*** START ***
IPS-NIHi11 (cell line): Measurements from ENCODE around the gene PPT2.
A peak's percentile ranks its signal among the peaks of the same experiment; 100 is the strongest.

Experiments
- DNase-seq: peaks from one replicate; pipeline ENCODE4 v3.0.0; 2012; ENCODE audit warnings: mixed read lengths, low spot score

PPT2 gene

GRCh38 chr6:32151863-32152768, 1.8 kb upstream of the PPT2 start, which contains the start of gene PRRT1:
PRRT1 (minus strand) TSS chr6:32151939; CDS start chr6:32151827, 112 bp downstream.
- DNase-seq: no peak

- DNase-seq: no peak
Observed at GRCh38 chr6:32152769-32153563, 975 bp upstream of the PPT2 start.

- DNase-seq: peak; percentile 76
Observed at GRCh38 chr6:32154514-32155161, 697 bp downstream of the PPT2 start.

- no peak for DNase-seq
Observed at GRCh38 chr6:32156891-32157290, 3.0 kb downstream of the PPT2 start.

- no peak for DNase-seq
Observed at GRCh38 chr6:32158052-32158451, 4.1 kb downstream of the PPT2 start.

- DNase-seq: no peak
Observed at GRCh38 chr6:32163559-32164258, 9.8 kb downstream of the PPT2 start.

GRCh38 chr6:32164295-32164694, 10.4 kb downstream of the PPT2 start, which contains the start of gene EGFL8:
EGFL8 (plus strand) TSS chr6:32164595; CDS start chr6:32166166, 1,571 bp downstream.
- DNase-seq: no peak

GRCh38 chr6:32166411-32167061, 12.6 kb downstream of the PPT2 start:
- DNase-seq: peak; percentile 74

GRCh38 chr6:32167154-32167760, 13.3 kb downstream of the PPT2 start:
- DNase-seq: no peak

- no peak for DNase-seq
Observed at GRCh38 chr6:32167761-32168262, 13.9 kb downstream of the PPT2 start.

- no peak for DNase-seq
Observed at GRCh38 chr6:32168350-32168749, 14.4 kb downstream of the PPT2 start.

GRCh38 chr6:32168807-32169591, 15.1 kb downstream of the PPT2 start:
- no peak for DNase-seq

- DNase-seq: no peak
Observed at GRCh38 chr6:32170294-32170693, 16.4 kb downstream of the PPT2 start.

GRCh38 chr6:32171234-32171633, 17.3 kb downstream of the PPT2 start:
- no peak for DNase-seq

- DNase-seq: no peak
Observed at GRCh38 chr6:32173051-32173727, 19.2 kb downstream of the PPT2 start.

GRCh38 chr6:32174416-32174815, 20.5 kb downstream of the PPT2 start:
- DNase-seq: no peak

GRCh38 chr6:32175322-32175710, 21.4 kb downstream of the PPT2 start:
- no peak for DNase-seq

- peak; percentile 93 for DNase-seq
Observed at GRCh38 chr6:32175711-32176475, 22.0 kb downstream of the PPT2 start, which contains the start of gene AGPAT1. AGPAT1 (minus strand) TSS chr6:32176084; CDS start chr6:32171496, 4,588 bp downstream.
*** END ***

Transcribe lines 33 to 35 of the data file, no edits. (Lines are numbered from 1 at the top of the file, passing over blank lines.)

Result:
Observed at GRCh38 chr6:32170294-32170693, 16.4 kb downstream of the PPT2 start.

GRCh38 chr6:32171234-32171633, 17.3 kb downstream of the PPT2 start:
- no peak for DNase-seq